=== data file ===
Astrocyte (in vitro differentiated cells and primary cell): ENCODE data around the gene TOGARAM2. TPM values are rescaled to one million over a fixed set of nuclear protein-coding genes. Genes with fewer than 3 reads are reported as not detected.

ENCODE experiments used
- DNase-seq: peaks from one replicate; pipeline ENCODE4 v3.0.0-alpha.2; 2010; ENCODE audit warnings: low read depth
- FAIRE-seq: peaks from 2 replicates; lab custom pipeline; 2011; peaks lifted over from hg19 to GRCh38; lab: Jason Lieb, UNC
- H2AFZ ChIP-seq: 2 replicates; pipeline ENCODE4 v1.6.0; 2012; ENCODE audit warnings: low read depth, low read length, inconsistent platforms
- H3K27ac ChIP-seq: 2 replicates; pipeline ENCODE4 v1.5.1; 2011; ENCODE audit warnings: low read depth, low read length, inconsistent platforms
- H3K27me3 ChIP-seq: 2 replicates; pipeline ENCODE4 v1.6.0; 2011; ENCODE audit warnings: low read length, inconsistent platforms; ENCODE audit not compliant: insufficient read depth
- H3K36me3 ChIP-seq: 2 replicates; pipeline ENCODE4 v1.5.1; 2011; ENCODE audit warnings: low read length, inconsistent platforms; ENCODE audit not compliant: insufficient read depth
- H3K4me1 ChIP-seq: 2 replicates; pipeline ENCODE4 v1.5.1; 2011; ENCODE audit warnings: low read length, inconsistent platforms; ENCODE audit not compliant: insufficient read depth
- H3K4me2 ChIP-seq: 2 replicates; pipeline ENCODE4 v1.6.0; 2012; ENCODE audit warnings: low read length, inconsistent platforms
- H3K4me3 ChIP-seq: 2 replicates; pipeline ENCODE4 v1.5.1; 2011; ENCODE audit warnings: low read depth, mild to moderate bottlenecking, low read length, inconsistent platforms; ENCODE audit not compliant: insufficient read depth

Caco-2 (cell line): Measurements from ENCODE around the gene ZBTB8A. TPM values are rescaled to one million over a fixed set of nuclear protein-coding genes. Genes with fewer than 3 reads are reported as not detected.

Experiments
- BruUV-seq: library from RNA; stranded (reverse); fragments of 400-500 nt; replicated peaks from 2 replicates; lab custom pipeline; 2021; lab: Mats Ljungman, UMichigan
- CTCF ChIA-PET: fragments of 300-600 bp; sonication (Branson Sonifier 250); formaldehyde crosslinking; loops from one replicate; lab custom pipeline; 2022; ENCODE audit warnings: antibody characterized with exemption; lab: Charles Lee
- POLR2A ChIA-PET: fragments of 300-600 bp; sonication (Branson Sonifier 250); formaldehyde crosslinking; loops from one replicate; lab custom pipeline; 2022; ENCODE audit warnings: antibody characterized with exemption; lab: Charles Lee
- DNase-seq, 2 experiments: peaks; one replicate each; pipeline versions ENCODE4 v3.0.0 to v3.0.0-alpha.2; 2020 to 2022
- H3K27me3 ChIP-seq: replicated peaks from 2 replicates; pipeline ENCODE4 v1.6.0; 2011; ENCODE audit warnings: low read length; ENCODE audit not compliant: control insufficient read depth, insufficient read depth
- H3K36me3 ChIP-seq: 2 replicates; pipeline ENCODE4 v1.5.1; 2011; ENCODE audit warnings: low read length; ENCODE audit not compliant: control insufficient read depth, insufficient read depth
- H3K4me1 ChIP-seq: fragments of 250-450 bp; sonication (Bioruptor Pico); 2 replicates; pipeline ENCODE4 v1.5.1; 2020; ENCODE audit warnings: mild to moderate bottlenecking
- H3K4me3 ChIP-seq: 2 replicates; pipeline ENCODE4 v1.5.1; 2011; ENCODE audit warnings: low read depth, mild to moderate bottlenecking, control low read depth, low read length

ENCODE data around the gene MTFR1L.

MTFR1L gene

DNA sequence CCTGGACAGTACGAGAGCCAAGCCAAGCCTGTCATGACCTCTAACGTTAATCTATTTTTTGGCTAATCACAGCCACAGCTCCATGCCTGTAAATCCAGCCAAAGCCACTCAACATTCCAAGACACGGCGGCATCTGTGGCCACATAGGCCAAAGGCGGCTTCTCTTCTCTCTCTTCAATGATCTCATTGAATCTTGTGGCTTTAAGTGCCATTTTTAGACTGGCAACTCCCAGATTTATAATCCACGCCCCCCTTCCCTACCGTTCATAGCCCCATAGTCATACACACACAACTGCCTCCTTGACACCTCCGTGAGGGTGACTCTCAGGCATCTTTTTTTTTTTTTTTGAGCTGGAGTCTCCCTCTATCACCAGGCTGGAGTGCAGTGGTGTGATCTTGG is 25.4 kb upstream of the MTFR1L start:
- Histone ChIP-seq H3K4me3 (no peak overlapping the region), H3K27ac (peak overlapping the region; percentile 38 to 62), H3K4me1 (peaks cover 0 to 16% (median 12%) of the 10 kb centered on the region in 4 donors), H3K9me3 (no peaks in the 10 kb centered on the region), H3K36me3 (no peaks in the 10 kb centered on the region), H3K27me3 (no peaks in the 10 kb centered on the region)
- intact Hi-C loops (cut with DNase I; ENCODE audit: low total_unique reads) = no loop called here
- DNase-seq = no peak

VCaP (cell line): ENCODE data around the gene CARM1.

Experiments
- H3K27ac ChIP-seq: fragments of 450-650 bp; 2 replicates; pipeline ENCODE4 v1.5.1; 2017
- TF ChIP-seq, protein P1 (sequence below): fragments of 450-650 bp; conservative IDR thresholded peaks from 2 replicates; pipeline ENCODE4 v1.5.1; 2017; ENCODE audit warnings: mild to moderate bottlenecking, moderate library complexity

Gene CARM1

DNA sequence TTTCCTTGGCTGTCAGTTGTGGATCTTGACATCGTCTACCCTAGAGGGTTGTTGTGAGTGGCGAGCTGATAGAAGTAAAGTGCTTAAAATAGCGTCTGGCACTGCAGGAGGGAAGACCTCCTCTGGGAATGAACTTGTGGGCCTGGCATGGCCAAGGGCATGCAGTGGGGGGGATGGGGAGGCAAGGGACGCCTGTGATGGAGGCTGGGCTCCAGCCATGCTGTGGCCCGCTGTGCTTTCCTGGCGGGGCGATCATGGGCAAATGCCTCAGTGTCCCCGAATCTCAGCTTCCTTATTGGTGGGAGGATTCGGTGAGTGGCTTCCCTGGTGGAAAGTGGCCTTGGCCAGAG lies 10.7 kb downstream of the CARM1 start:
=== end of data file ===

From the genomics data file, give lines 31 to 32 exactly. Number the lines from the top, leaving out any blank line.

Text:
- TF ChIP-seq, protein P1 (sequence below): fragments of 450-650 bp; conservative IDR thresholded peaks from 2 replicates; pipeline ENCODE4 v1.5.1; 2017; ENCODE audit warnings: mild to moderate bottlenecking, moderate library complexity

Gene CARM1